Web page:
Oxford Philharmonic Orchestra announces programme for their 2016 Oxford Piano Festival

“…an international forum to turn piano lessons into performance art”

The New York Times

30 July – 7 August

The Oxford Philharmonic Orchestra and founding Artistic Director Marios Papadopoulos announce the programme for the 2016 Oxford Piano Festival, which runs from 30 July to 7 August with a series of recitals, masterclasses and lectures. This year’s line-up includes recitals from pianists Tong-Il Han, Ferenc Rados, Nikolai Lugansky, Marc-André Hamelin, Menahem Pressler, Alexandre Tharaud, Julia Hsu and Peter Serkin.  The festival takes place within Oxford’s most atmospheric venues, including the Church of St Mary the Virgin, Holywell Music Room, Merton College Chapel, Jacqueline du Pré Music Building and the orchestra’s home, the Sheldonian Theatre.

The 2016 Oxford Piano Festival opens with a recital by leading South Korean pianist Tong-Il Han, who will perform Schubert and Brahms at the University Church of St Mary the Virgin on 30 July.  Hungarian pianist and teacher Ferenc Rados, whose notable students include Sir András Schiff and Barnabás Kelemen, will perform a recital of Mozart, Bartók and Schubert in Europe’s oldest purpose built concert hall – the Holywell Music Room – on 31 July.  Making his much-anticipated debut at the festival this year is Russian pianist Nikolai Lugansky who will perform in Merton College Chapel on 1 August.  On 2 August, French-Canadian pianist Marc-André Hamelin will perform a recital of Haydn, Feinberg, Beethoven and Schumann in Oxford’s Sheldonian Theatre.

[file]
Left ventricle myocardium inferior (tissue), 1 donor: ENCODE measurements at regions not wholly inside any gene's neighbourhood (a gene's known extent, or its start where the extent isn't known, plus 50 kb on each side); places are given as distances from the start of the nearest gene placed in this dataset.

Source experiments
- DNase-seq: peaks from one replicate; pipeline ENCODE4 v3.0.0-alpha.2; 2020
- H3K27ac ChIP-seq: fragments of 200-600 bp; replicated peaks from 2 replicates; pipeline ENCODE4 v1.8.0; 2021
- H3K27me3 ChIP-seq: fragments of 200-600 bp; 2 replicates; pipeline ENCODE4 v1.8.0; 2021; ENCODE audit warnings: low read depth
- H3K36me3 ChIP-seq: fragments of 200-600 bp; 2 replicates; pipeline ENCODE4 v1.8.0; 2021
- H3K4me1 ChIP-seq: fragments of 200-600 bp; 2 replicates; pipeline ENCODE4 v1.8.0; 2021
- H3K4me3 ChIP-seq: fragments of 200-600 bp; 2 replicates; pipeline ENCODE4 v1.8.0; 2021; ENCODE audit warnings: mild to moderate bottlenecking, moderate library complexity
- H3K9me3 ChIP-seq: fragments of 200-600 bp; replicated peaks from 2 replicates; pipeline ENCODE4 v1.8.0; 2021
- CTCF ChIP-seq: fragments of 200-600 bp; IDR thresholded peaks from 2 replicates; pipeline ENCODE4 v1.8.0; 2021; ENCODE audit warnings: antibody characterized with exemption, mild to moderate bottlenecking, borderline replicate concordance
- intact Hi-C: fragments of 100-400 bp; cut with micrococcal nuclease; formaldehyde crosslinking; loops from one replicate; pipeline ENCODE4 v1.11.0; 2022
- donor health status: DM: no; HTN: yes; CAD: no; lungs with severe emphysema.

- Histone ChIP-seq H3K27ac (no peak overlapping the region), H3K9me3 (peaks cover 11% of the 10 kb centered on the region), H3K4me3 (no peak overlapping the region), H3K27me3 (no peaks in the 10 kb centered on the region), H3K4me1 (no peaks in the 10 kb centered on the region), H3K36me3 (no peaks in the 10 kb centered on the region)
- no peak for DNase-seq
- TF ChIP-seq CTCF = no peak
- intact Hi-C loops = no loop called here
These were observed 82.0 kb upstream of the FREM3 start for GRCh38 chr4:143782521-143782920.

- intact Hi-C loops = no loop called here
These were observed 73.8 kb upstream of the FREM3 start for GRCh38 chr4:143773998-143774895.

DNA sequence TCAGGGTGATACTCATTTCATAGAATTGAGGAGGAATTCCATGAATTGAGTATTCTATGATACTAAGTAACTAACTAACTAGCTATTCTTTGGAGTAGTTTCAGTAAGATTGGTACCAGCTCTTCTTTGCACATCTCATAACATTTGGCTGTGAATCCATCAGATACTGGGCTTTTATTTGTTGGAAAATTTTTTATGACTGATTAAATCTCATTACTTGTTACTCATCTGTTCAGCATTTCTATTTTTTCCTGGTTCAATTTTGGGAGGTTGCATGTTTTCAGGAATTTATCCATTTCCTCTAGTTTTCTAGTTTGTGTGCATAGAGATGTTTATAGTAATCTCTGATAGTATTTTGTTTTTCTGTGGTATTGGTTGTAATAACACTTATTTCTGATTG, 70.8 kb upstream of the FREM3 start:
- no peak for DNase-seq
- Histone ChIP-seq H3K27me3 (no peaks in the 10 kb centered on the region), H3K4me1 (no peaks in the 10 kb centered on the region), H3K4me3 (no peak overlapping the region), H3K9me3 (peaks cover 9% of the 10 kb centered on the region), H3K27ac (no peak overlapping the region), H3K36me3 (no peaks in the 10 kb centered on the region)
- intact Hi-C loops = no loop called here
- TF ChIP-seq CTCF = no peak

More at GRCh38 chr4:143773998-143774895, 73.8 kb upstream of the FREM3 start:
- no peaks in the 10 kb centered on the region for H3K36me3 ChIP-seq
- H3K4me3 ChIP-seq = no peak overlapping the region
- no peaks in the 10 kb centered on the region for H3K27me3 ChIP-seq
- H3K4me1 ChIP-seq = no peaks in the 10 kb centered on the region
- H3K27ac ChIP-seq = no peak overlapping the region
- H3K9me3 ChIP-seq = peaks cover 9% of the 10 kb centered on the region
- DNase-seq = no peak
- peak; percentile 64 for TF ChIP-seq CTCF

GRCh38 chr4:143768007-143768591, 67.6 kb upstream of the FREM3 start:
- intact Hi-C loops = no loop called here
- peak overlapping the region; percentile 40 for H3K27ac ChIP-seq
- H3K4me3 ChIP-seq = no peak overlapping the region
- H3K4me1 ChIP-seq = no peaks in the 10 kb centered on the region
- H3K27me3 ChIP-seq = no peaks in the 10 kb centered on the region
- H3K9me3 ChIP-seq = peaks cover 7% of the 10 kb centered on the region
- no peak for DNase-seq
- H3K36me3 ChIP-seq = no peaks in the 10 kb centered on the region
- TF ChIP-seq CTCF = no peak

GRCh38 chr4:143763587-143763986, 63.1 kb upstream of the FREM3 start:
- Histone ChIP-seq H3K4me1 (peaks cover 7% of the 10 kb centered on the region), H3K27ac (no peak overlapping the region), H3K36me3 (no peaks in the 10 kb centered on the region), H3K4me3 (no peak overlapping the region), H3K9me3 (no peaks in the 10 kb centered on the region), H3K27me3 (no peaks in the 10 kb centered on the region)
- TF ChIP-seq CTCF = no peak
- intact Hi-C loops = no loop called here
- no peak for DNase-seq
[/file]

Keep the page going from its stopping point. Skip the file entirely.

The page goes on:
“One of the most beautiful musical experiences of my life”

Dame Fanny Waterman

On 3 August Marios Papadopoulos conducts the Oxford Philharmonic Orchestra and beloved pianist Menahem Pressler for a performance of Mozart’s Piano Concerto No. 23 at – the Sheldonian Theatre.  Following this, dynamic French pianist Alexandre Tharaud performs his critically-acclaimed interpretation of Bach’s Goldberg Variations in Merton College Chapel on 4 August.  On 5 August the summer academy participants will be given the chance to showcase their talent in a recital in the Jacqueline du Pré Music Building where they will have received guidance from the esteemed 2016 Faculty. The final recital of the festival on 6 August sees American pianist Peter Serkin join his regular duo partner Julia Hsu for a programme of Brahms, Bizet, Mozart and Schubert within Oxford’s Sheldonian Theatre.

The Festival also includes masterclasses throughout the week given by the Oxford Philharmonic Orchestra’s founder and Artistic Director, Marios Papadopoulos, in addition to Rita Wagner, Tong-Il Han, Ferenc Rados, Paul Badura-Skoda, Peter Bithell, Dame Fanny Waterman, Menahem Pressler and Peter Donohoe.  Paul Badura-Skoda will give a lecture on Interpreting Mozart on the Keyboard before joining Dame Fanny Waterman for a joint lecture on Piano Teaching and Performing. 

Since Marios Papadopoulos established the Orchestra in 1998, the Oxford Philharmonic has grown steadily in stature, now attracting some of the world’s leading musicians as soloists and conductors, such as Valery Gergiev, András Schiff, Lang Lang, Anne-Sophie Mutter, Vladimir Ashkenazy, Nigel Kennedy and Maxim Vengerov who hold the Orchestra in high regard.   Performing regularly in the intimate surroundings of Sir Christopher Wren’s Sheldonian Theatre, the musicians of the Oxford Philharmonic Orchestra include some of the UK’s finest players who are attracted to the flexibility, variety of work and artistic quality.